DeStress Monday is an international public health campaign that promotes starting off each week with a positive mindset while reducing stress throughout the week.4 This campaign offers evidence-based tools based in psychology and positive psychology that can help maintain and improve one’s mental and emotional wellbeing. Tools include various mindfulness and meditation practices, ways to express gratitude and kindness, ways to practice self-care, and more.
Research shows that people view Monday as a day for a fresh start, and they are more likely to start diet and exercise programs, attempt to better manage stress, quit smoking, and schedule doctor’s appointments on Monday than any other day.5 A Monday start helps you carry out your healthy intentions for the week. Giving students an opportunity to intentionally begin their week with a positive mindset can help them stay focused and productive throughout the week. The best part is, Monday is always around the corner, giving students a chance to recommit to a healthy habit every week. Using Monday as a tool for self-care can help maintain a healthy and balanced lifestyle.
Supporting Students’ Mental Health with the DeStress for Success Program
The Syracuse University Lerner Center created a six-week DeStress for Success workshop series based on the science of positive psychology. DeStress for Success is aimed at undergraduate and graduate students to help them gain the necessary skills to thrive while at Syracuse University. The Monday workshops start with an interactive lecture on a specific topic, followed by a break-out activity, with time for questions and personal reflection at the end. Each week features DeStress Monday resources and covers a different aspect of positive psychology, including: cultivating resilience through positive emotion, identifying and using your strengths, healthy body and healthy mind, increasing mindfulness and flow states, and strengthening relationships through mindful communication.6 Holding these workshops on Monday set students up for a successful week, arming them with resources to create sustainable habits that support their mental and emotional well-being.
Students Empowering Each Other
The Lerner Center collaborated with the Office of Health Promotion’s SAMHEs (Students Advocating for Mental Health Education) Peer Educators to facilitate DeStress for Success. This provided SAMHEs with the opportunity to learn in-depth about DeStress Monday, the Monday effect, and positive psychology. Each week, SAMHEs led parts of the talk or activity of their choice. Student involvement strengthened the impact of the program because the SAMHEs were able to relate to their peers and provide a comfortable and supportive environment. Overall, DeStress for Success serves as another positive resource for Syracuse University students to better their mental health.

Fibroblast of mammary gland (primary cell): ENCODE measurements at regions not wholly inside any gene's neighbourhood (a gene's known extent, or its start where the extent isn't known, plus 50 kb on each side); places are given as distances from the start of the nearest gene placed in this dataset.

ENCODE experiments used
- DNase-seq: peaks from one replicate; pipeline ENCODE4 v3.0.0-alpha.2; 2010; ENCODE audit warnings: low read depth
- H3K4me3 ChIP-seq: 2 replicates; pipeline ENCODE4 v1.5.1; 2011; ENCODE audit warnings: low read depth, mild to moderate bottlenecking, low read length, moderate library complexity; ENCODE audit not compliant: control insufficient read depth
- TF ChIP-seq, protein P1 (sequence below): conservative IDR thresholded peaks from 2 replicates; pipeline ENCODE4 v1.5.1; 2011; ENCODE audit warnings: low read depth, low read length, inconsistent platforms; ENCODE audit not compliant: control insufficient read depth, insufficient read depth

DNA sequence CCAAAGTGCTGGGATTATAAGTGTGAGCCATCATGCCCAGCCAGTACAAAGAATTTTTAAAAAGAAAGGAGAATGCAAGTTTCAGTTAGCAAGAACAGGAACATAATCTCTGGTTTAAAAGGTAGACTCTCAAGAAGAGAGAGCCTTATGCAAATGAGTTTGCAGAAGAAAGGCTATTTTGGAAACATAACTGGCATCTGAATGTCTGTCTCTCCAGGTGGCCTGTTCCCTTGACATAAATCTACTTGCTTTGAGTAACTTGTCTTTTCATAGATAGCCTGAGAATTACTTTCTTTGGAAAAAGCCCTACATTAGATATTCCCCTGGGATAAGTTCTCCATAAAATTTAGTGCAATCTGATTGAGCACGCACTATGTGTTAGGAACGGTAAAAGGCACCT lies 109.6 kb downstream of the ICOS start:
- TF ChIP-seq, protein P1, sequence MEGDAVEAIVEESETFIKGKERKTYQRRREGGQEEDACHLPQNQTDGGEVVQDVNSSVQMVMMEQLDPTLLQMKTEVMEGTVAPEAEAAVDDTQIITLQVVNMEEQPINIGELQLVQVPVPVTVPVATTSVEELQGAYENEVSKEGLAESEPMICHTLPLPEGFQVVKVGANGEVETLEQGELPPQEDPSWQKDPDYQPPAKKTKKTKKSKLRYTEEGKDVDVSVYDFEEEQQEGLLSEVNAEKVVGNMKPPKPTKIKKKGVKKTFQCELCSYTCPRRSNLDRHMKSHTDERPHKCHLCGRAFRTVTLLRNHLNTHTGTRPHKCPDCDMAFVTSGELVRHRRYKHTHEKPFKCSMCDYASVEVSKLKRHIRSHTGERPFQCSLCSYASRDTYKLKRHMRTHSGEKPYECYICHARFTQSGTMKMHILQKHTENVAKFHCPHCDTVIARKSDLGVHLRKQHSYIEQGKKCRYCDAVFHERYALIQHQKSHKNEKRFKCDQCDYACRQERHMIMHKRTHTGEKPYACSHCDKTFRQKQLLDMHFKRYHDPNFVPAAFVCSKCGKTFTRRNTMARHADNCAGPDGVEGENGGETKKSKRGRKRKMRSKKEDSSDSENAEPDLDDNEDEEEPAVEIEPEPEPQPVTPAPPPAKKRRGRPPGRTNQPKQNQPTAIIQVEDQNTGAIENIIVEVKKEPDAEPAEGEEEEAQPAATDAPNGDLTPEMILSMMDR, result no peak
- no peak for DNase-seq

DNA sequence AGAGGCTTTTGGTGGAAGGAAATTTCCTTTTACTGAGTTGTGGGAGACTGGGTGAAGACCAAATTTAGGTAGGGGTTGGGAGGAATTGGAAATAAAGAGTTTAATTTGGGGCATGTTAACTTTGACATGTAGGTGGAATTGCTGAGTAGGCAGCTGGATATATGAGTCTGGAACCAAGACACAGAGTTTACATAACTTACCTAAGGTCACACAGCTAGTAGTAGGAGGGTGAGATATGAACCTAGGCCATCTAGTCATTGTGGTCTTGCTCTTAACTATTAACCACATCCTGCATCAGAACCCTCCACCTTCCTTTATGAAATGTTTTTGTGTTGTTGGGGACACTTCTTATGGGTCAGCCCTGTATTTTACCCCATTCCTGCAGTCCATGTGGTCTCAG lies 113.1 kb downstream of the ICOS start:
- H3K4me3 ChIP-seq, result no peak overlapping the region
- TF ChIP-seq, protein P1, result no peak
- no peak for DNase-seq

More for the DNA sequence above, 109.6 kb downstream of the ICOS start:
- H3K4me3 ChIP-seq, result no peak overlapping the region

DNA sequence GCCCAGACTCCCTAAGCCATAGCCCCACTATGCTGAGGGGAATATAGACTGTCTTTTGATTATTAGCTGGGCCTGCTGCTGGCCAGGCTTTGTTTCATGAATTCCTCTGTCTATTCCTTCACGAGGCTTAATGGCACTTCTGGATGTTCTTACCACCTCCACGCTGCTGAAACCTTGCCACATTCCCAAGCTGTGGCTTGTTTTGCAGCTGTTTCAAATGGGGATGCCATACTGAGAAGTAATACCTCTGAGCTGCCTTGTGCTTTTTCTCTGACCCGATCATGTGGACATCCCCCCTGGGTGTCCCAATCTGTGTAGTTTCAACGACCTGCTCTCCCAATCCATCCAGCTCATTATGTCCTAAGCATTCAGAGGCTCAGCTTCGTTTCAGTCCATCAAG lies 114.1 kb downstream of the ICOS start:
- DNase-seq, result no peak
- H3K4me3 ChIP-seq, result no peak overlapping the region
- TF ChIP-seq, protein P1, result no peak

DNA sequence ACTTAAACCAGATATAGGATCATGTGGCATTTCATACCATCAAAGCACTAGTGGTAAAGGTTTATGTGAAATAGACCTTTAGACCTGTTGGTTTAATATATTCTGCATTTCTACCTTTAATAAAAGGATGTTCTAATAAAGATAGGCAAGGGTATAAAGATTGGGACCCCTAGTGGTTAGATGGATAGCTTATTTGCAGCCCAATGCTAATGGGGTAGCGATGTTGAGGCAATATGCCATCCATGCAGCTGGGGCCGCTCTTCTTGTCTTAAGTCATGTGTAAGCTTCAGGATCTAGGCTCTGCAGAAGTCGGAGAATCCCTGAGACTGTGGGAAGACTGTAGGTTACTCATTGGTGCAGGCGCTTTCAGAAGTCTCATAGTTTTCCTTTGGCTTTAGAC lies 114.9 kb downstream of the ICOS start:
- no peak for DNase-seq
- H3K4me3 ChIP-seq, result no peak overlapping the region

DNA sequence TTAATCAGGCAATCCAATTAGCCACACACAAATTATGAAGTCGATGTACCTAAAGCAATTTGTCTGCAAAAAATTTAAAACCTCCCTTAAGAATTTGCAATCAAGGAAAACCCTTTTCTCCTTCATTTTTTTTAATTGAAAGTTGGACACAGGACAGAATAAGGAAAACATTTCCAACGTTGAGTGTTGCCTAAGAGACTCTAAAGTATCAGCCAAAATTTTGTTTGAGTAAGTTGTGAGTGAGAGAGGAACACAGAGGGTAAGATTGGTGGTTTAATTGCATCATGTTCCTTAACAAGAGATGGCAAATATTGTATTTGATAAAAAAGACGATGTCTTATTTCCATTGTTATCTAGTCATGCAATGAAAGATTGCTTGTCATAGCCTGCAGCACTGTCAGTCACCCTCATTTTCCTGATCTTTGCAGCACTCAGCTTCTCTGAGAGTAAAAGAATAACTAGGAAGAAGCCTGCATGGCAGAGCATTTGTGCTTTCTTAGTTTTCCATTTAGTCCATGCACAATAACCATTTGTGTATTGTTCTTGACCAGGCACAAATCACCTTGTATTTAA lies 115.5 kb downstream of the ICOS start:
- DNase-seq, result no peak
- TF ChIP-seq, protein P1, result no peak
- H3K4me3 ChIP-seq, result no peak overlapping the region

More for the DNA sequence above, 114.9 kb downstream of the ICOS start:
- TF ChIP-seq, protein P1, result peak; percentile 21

Here’s what Students are saying about DeStress for Success
“DeStress for Success was a unique experience that was not only a great kick-start to my week, but was very resourceful. As a SAHME, I assumed DeStress for Success would be a simple workshop in which we sit in a circle and listen to the facilitators speak, but I was pleasantly surprised. DeStress Monday offered a variety of tips and tricks on how to improve our overall wellness. Not only were the workshops something I began to look forward to each week, but I believe these workshops did help me improve my weeks. Monday was a day I usually dreaded, but now I have gained a new perspective and the foundation to view them as a fresh start. I hope to be able to continue not only to help the Lerner Center out with these workshops but start to promote them more to our campus community.” – Megan, SAMHE
“I loved the program, and I think it helped me regroup a lot mentally with finishing this semester out.” – Alyssa, DeStress for Success Participant
Bring DeStress for Success to Your Campus
If you want to provide a positive resource to promote college student mental health, consider adopting the DeStress for Success program on your campus. Here are some steps you can take:
- Talk with your campus Student Services, Health & Wellness Services, Counseling Center, and/or Residence Life departments to collaborate on implementing and promoting the program. Determine who will facilitate the sessions. How will you involve students in the development, promotion, and implementation of the program? What are viable promotion strategies?
- Reserve a space and schedule a time for the program to occur throughout the semester.
- Spread the word. Share the information on social media, allied departments’ websites, via flyers, posters, student newspaper, and word of mouth.
- Incentivize students with a loyalty program. For example, you might award prizes to students who attend 2, 4, and 6 sessions.
- Create a brief evaluation of the program to gather feedback. What did students like and dislike? What skills did they take away? Did aspects of their mental health improve? Do they feel equipped to better manage stress?
For more information about DeStress for Success, tips for how to implement it on your campus, and curriculum and other materials, contact Mary Kate Lee in SU’s Lerner Center for Public Health Promotion (email@example.com).
- Lipson, S.K., Lattie, E.G., & Eisenberg, D. (2019). Increased rates of mental health service utilization by U.S. college students: 10-year population-level trends (2007–2017). Psychiatric Services (70)1, 60-63.
- Eisenberg, D. (2019). Countering the troubling increase in mental health symptoms among U.S. college students. Journal of Adolescent Health (65), 573-574.
- Cuijpers, P., Auerbach, R.P., Benjet, C., Bruffaerts, R., Ebert, D., Karyotaki, E., & Kessler, R.C. (2018). The world health organization world mental health international college student initiative: An overview. International Journal of Methods in Psychiatric Research (28), 1-6.
- To learn more about DeStress Monday, visit: https://www.destressmonday.org/.
- Fry, J. & Neff, R. (2010). Healthy Monday: Two Literature Reviews. Accessed Nov. 25, 2019 via https://www.jhsph.edu/research/centers-and-institutes/johns-hopkins-center-for-a-livable-future/_pdf/projects/HM/healthymondayreport.pdf.
- To learn more about DeStress for Success, visit: http://lernercenter.syr.edu/healthy-monday/programs/destress-monday/.
About the Author
Mary Kate Lee is the Program Coordinator of the Syracuse University Lerner Center and the creator of DeStress for Success (firstname.lastname@example.org).